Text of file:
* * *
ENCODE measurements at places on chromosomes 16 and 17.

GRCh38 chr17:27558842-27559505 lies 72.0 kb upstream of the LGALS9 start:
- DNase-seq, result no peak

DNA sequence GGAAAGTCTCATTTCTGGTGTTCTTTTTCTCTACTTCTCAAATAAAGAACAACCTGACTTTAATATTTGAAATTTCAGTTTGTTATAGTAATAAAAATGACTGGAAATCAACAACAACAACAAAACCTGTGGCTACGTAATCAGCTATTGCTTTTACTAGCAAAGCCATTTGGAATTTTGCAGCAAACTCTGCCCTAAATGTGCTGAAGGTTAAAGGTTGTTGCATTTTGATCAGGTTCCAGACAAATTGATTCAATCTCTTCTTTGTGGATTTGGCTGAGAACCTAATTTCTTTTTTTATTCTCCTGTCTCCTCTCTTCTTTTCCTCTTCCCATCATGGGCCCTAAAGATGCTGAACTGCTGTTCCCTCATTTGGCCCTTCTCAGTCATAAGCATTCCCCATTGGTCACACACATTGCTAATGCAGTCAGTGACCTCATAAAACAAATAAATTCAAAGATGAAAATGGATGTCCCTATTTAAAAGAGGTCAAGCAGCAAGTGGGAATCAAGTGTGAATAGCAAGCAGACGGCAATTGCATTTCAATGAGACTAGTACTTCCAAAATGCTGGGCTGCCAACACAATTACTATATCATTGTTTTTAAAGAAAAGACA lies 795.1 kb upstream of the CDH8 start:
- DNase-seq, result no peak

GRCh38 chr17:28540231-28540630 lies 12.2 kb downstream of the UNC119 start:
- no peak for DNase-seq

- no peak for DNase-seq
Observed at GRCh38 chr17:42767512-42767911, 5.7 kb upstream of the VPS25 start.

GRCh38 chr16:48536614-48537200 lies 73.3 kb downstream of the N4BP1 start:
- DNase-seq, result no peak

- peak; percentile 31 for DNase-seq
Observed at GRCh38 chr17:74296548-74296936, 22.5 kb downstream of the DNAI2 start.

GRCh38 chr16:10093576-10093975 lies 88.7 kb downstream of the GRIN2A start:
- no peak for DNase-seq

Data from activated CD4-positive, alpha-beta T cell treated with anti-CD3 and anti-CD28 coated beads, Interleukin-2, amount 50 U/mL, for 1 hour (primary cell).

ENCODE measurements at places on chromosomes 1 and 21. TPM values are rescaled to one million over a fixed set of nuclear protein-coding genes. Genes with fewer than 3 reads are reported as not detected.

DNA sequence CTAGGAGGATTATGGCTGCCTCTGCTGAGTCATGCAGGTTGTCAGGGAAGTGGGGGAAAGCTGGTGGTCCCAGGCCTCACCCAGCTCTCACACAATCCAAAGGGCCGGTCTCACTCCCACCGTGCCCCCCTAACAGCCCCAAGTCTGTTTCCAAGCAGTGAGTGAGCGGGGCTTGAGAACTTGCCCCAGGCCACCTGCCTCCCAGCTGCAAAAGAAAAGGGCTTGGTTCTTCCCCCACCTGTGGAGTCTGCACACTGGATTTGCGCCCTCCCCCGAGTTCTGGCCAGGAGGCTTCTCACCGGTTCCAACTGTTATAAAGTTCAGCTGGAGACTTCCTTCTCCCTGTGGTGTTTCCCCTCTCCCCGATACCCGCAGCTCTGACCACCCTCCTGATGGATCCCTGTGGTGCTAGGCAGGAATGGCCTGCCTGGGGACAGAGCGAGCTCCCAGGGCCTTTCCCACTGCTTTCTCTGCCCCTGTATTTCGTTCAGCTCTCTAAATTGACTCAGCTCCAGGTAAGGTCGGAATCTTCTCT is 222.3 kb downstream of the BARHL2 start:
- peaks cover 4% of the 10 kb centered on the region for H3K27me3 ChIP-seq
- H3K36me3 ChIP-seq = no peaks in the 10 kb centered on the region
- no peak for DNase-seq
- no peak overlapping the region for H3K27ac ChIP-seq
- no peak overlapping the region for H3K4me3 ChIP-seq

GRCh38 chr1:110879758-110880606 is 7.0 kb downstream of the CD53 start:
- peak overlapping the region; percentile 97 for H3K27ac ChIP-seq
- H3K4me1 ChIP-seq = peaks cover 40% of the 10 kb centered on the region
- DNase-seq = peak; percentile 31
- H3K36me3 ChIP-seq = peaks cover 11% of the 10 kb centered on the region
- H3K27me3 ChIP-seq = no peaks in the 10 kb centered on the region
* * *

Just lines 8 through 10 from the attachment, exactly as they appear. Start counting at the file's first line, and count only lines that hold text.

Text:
- no peak for DNase-seq
Observed at GRCh38 chr17:42767512-42767911, 5.7 kb upstream of the VPS25 start.

GRCh38 chr16:48536614-48537200 lies 73.3 kb downstream of the N4BP1 start: